It is difficult to prosthodontically reproduce numerous occlusal contacts that occur as precisely and simultaneously as they do in well established natural healthy functional masticatory systems; but the problem with occlusal change is not the lack of precision that can be achieved.  Normal healthy teeth have a mobility of 50 - 100 microns,14-15 and they can adaptively shift position by hundreds of microns overnight to accomodate occlusal forces. Within that margin of error, we can create any occlusal interface desired.  

The barrier to using occlusal change therapeutically is our inability to predict the effects of altering an occlusion in any particular manner.  We know that the neuromusculature controlling mandibular movements and the cellular mechanisms controlling dento-alveolar remodeling are endowed with great adaptive capacity.  We just have not established what conditions are needed to promote healthy adaptation.

Provocation studies provide strong evidence that occlusal features can have a causal role in TMJ disorders. Symptoms can be produced by adding high fillings (occlusal interferences) to centric stops,16-20 working side excursions,21-23  or balancing side contacts.24-31 In one subject, an occlusal interference only .25 mm tall caused symptoms that persisted after it was removed for nine months until they were treated with a bite plate.32   

It's also reasonable to expect the occlusion to affect TMJ health, because it determines the location of the condyles when the mandible is braced and throughout its functional range of motion.  In other synovial joints, the location of the braced (close packed) position and the functional range of motion of the articulating bones affects health.  

It's also reasonable to expect the occlusion to affect the health of the jaw muscles, because it provides their primary exercise template.  In other parts of the body, the physical features of the template against which muscles exercise affects the health of those muscles, and the jaw muscles have been shown to react almost immediately to even minute changes in the contours of their exercise template.33-38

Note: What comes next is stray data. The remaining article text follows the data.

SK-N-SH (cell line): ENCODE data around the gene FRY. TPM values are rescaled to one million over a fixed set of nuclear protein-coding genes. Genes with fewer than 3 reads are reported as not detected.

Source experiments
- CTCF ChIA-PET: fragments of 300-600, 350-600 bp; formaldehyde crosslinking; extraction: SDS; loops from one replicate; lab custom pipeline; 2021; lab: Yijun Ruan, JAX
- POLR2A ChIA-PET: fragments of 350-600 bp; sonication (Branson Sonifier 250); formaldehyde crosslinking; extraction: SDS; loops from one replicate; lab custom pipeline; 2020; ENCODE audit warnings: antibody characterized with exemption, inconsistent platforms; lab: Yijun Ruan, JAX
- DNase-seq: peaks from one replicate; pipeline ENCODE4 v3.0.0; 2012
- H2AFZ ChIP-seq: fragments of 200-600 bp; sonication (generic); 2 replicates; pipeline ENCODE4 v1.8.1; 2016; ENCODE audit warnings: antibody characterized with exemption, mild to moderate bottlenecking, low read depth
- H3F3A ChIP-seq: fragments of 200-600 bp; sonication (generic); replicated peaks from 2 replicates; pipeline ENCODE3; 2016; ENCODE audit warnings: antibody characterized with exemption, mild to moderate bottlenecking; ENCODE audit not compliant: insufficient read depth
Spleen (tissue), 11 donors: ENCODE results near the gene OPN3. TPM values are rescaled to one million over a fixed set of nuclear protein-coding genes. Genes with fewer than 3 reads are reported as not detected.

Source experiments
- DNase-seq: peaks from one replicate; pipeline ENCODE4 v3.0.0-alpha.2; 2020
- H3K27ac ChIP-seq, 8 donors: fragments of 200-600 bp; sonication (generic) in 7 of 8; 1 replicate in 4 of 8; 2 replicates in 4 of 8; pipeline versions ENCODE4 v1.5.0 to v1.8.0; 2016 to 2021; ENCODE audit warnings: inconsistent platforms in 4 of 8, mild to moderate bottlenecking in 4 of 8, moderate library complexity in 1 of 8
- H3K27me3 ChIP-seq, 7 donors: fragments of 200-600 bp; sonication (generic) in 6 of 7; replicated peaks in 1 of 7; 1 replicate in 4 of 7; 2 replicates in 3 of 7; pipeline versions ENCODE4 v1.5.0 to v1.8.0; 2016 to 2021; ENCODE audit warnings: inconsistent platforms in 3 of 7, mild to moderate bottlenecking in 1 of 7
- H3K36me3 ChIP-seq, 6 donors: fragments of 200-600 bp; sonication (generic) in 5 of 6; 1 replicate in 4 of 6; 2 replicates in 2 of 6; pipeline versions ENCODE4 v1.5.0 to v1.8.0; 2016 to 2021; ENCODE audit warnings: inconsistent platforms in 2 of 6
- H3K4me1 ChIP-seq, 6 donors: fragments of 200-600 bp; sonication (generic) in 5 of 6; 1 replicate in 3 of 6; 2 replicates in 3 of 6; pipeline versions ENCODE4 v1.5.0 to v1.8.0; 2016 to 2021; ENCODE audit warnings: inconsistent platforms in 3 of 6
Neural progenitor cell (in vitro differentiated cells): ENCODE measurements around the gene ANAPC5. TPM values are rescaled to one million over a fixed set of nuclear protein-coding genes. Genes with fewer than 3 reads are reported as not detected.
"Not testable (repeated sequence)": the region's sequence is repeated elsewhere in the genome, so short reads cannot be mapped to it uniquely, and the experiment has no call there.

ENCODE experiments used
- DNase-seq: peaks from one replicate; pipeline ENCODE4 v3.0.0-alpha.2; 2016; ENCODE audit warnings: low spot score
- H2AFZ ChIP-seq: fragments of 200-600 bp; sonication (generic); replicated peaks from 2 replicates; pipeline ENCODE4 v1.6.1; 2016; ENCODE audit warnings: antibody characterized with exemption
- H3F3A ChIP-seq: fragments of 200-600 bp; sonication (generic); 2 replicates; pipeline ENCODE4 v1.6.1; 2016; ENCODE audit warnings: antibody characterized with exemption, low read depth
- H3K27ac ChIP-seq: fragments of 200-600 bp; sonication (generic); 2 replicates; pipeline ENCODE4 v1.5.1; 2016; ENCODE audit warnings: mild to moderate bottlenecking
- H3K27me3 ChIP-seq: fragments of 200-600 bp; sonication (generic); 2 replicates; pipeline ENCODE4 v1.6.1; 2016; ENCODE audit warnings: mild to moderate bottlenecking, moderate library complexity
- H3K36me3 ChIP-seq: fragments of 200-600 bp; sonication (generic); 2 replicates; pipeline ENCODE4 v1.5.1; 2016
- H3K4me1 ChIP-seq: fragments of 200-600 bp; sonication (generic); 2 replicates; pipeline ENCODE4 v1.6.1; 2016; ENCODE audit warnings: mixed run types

However, in spite of these good reasons to expect a connection between TMJ disorders and occlusion, researchers have been unable to find one.39-40 A few occlusal parameters (deep overbite, anterior openbite, loss of posterior support, and unilateral cross-bite) show weak correlations with TMJ disorders at extreme values; but most occlusal parameters show no correlation with any functional condition.41-42  As a result of this failure to correlate, some researchers have concluded that occlusion plays no significant role in TMJ disorders and therefore that evidence based treatment provides no justification for occlusal treatment. Other researchers have pointed out that lack of evidence of an association is not evidence of lack of an association. It may be that we just don't know enough about dental occlusion or TMJ disorders to demonstrate the association between them.  Indeed there is good evidence to support that explanation.

One major flaw in all our studies of occlusion is that we cannot even measure functional aspects of occlusion. The parameters that we use to compare and contrast different occlusions include static measurements of spatial relationships between maxillary and mandibular teeth and some measurements of sliding and incidental tooth contacts, however none of those parameters has ever been well correlated with chewing ability or TMJ disorder symptoms. Even balancing side interferences are correlated with TMJ disorder symptoms in some studies,43-44 and not in others.45-47 For decades we have known that some people with chronic TMJ disorder symptoms and difficulty chewing have textbook perfect occlusions and ideal occlusal parameters, while other people with very irregular occlusions and extreme occlusal parameters have excellent masticatory system health and function.


The only occlusal parameter that appears to have functional relevance is stability.48  On average, people with TMJ disorders have less occlusal stability than normals.49  However it's been difficult to even demonstrate that relationship, because our techniques for measuring occlusal stability are so crude compared with the sensitivity of the system.  There are three problems with our current techniques for measuring occlusal stability.